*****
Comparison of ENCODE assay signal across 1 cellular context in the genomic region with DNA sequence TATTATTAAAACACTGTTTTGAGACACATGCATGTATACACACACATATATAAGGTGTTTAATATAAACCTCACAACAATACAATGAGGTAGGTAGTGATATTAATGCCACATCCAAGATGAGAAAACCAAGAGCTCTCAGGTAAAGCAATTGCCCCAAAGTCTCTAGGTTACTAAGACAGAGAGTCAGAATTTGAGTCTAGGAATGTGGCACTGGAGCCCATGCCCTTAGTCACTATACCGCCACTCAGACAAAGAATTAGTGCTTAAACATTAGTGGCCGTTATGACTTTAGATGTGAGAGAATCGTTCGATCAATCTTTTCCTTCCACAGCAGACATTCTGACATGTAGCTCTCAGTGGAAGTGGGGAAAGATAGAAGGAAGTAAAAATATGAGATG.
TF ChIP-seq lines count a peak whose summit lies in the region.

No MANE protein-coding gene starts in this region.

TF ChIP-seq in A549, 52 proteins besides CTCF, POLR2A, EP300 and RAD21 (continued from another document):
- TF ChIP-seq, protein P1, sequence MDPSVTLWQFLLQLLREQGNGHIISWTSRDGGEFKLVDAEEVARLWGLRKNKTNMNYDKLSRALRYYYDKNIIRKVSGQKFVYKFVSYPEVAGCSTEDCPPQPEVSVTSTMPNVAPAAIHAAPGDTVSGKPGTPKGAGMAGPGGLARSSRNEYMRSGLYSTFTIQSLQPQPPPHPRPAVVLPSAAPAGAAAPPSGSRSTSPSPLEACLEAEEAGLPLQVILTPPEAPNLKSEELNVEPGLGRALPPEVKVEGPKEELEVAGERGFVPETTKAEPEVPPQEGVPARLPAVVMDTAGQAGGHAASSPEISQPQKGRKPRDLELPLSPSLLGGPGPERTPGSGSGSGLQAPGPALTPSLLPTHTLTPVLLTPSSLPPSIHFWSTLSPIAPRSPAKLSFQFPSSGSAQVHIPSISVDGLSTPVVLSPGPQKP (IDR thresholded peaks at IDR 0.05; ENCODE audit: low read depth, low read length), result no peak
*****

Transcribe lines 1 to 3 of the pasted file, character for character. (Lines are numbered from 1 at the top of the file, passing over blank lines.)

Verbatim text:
Comparison of ENCODE assay signal across 1 cellular context in the genomic region with DNA sequence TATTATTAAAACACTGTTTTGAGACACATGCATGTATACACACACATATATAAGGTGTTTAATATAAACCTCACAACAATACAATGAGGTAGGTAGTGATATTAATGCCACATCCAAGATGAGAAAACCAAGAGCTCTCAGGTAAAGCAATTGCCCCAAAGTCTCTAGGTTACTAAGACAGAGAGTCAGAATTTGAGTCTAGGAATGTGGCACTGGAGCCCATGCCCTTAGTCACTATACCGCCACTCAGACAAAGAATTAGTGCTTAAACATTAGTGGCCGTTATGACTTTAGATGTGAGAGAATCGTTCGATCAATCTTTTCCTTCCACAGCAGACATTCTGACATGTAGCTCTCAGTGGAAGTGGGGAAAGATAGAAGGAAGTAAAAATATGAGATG.
TF ChIP-seq lines count a peak whose summit lies in the region.

No MANE protein-coding gene starts in this region.